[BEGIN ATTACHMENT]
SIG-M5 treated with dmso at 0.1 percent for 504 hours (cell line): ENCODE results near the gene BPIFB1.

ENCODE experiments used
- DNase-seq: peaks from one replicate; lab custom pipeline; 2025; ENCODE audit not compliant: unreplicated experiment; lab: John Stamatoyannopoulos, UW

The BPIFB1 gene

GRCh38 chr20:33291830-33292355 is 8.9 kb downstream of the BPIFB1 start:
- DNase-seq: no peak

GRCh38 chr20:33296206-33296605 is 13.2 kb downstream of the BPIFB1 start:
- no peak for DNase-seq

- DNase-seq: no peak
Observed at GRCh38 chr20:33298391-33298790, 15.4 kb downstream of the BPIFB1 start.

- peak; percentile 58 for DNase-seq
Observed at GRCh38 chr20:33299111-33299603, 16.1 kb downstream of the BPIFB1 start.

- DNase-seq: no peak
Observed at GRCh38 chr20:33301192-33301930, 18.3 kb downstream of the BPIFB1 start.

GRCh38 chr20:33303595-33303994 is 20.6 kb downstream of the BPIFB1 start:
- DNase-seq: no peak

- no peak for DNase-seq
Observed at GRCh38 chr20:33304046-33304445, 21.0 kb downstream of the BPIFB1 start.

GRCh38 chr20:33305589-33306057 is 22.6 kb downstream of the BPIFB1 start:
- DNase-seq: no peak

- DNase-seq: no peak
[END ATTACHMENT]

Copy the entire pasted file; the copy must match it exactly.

SIG-M5 treated with dmso at 0.1 percent for 504 hours (cell line): ENCODE results near the gene BPIFB1.

ENCODE experiments used
- DNase-seq: peaks from one replicate; lab custom pipeline; 2025; ENCODE audit not compliant: unreplicated experiment; lab: John Stamatoyannopoulos, UW

The BPIFB1 gene

GRCh38 chr20:33291830-33292355 is 8.9 kb downstream of the BPIFB1 start:
- DNase-seq: no peak

GRCh38 chr20:33296206-33296605 is 13.2 kb downstream of the BPIFB1 start:
- no peak for DNase-seq

- DNase-seq: no peak
Observed at GRCh38 chr20:33298391-33298790, 15.4 kb downstream of the BPIFB1 start.

- peak; percentile 58 for DNase-seq
Observed at GRCh38 chr20:33299111-33299603, 16.1 kb downstream of the BPIFB1 start.

- DNase-seq: no peak
Observed at GRCh38 chr20:33301192-33301930, 18.3 kb downstream of the BPIFB1 start.

GRCh38 chr20:33303595-33303994 is 20.6 kb downstream of the BPIFB1 start:
- DNase-seq: no peak

- no peak for DNase-seq
Observed at GRCh38 chr20:33304046-33304445, 21.0 kb downstream of the BPIFB1 start.

GRCh38 chr20:33305589-33306057 is 22.6 kb downstream of the BPIFB1 start:
- DNase-seq: no peak

- DNase-seq: no peak